For instance, the medical technology companies have tapped innovative ideas from the private-public sector partnerships in research and development initiatives. The local companies have realized expansion of native research and development (R&D) and high expertise through increased research and development financing and physical infrastructure as well as commercialization.

Government associated companies

The government of Singapore has taken remarkable strides regarding the improvement of HRD through collaboration with several companies. Through such associations, ability-based, aspiration-based and efficiency-driven education system has led to increased innovation, creativity as well as research among the nation’s human resources. In addition, the close links between government and companies have increased efficient implementation of HRD policies. For instance, the government in consultation with the firms comes up with national initiatives aimed at developing technology and research (Low et al., 2001).

For instance, electronic manufacturing is the key driver of the Singapore economy. The government has collaborated with key players in the industry including companies such as the Seagate, Hoya, Hitachi Global and Flextronics among other to develop talents and capabilities to address the needs of the industry. The collaborative efforts of the government and the players in the industry have created institutions such as Nanyang Technological University (NTU) as well as IC Design Center for Excellence (ICDCE) to harness and develop talents to address the technological needs of the industry (Low et al., 2001).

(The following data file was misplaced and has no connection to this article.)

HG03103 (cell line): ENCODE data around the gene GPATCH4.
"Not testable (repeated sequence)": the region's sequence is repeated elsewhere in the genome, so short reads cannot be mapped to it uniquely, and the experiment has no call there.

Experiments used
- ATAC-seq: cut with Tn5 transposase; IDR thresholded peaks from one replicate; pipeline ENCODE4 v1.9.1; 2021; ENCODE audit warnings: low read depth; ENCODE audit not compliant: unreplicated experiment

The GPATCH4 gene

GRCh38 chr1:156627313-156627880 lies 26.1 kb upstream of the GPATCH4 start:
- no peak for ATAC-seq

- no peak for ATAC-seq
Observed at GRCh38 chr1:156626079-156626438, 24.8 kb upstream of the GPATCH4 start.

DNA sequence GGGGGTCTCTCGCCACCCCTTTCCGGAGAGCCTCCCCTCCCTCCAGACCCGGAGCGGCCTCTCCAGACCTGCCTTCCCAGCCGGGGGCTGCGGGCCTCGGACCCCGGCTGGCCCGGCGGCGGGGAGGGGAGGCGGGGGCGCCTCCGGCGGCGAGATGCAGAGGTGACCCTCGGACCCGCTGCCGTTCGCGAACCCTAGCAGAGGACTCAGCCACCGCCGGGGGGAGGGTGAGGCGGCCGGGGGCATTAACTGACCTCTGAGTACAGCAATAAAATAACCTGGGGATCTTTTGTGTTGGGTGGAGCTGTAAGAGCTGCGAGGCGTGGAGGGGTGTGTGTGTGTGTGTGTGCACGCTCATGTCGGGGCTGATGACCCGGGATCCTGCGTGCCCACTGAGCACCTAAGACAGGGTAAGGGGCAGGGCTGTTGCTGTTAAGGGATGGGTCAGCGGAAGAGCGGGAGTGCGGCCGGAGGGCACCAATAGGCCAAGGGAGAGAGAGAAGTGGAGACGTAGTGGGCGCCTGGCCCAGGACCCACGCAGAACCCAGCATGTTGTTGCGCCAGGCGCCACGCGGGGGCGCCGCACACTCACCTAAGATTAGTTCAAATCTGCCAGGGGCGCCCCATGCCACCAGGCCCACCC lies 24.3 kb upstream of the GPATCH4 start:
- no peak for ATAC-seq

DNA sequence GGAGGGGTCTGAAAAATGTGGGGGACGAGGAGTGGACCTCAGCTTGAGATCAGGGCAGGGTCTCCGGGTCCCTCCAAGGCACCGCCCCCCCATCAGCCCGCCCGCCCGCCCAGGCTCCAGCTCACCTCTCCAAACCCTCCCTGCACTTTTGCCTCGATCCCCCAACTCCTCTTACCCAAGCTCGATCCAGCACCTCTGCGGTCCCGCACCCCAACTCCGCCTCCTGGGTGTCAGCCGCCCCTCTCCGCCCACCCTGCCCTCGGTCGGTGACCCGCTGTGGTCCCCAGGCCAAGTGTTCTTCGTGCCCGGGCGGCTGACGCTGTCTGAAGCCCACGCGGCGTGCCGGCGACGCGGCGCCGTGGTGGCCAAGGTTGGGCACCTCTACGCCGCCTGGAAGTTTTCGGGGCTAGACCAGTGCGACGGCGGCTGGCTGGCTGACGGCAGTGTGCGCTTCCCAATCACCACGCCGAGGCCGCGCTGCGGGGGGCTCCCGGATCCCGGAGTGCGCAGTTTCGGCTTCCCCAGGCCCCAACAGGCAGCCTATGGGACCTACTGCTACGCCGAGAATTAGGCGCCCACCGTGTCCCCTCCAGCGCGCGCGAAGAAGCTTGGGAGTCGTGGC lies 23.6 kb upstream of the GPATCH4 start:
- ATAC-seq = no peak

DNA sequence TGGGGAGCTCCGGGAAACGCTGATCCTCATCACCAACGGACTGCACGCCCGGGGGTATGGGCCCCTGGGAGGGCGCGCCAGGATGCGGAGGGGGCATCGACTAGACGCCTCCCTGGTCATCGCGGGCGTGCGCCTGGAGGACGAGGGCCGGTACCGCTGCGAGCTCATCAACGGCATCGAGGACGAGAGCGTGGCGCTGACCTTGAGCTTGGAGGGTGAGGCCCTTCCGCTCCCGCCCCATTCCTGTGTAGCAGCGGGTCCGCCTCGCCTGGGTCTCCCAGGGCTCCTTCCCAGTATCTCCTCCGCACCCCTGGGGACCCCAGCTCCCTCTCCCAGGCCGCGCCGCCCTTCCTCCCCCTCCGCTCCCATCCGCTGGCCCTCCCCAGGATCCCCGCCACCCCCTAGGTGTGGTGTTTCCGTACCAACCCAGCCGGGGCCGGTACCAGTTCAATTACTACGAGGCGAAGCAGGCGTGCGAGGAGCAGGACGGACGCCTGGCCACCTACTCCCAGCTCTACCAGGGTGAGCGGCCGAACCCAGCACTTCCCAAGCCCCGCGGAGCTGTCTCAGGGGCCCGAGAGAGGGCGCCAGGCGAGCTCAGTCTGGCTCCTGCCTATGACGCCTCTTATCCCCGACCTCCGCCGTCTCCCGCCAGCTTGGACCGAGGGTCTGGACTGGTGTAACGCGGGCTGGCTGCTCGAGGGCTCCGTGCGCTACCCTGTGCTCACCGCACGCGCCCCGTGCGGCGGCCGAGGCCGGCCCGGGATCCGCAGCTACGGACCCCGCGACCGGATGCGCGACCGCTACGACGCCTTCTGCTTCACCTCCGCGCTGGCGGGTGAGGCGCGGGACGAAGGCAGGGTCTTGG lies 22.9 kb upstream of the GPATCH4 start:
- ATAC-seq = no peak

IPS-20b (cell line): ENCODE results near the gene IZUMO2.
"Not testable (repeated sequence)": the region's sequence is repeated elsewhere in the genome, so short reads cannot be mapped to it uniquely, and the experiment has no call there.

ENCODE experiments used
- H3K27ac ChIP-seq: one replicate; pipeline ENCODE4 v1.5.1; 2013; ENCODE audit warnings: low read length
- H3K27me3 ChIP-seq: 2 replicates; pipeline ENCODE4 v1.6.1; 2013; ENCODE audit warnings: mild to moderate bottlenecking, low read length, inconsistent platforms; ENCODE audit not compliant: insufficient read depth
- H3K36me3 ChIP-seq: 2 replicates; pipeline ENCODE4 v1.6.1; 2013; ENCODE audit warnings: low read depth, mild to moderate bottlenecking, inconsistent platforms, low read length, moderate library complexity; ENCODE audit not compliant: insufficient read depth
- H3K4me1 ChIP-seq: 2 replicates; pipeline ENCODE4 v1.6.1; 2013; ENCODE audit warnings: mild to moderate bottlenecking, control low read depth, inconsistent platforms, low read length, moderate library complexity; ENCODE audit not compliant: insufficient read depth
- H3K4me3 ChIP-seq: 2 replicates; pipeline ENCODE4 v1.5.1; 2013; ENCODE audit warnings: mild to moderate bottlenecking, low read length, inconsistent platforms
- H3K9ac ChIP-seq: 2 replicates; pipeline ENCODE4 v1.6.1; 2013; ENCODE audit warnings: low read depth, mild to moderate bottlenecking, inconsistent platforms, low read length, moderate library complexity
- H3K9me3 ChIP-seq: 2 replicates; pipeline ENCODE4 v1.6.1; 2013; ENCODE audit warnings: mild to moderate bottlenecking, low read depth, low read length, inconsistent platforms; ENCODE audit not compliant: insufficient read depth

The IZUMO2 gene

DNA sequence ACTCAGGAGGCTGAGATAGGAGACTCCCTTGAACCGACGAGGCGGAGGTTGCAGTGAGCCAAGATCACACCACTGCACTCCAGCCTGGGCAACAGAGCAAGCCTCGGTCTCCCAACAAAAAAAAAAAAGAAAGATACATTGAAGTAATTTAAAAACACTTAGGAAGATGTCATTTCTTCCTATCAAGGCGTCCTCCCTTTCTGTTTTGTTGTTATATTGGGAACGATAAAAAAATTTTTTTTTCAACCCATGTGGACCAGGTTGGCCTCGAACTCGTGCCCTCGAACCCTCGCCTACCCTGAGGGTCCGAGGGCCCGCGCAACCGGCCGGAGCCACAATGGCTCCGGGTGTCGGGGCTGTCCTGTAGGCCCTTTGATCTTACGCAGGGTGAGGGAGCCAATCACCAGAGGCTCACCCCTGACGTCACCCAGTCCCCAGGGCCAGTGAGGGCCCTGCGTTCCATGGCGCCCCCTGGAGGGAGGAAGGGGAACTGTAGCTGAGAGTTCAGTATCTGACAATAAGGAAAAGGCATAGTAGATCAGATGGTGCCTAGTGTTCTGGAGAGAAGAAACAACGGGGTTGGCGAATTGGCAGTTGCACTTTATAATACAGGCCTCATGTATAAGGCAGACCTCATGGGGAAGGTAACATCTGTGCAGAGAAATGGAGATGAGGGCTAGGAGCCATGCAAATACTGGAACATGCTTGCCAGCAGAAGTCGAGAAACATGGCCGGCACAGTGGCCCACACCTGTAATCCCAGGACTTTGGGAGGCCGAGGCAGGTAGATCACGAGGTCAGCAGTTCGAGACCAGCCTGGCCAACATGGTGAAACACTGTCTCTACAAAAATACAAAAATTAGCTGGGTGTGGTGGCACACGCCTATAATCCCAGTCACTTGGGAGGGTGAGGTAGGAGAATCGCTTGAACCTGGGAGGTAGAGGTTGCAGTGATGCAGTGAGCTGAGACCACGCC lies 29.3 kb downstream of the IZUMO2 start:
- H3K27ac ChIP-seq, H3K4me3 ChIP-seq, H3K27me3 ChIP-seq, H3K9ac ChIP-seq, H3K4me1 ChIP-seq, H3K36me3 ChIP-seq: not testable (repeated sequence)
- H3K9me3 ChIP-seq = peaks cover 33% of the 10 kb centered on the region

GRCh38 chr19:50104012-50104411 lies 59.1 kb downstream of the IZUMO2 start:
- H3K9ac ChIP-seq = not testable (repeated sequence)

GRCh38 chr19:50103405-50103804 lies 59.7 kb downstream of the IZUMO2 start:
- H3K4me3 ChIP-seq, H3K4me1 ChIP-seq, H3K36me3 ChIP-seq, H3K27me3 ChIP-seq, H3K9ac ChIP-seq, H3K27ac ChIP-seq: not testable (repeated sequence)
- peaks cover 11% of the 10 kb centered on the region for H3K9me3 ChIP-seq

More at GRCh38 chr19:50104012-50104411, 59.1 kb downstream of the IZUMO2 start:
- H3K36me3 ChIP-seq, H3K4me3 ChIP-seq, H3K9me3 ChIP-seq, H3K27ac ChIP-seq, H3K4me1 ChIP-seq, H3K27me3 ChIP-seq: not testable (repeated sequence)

Multinational corporations

The increasing number of multinational corporations in Singapore has had numerous implications on HRD. In fact, following the country’s success in developing competent and talented human resources in addition to other economic incentives, most of the multinational corporations opened up subsidiaries in Singapore. In essence, increased technological advancement and diminishing communiqué expenses as well as openness of Singapore to the global economy have augmented increasing operations of multinational firms in the country. The competitiveness of the global firms depends on the skills and knowledge of personnel (Bae & Lawler, 2008).

Most importantly, the international firms play critical roles in human resource development. For example, the global firms restructure the skills of personnel to conform to ever-changing expertise. In this regard, the firms differentiate quality of human systems as well as processes to gain competitive advantage. In reality, the skills and knowledge of the personnel are the ingredients of human systems’ quality in the operations of such firms.

Multinational corporation economic restructuring initiatives necessitate modifications in the development of human resource. For instance, global firms in Singapore including Broadcom Corporation are moving into medium technology manufacturing from labor-intensive manufacturing expertise to gain competitive edge over other players in the economy (Bae & Lawler, 2008). The implications of the technological alterations are that the education and training of human resources are modified to suit the changes at the inclusive and activity levels. Further, the cross-border-ventures of the Singapore firms such as Hitachi to other states in Africa, Europe and the US have enabled increased expertise of human resource to ensure efficiency in operations. The cross-border investments enable human resources to understand the political, social and cultural environment in which the businesses operate.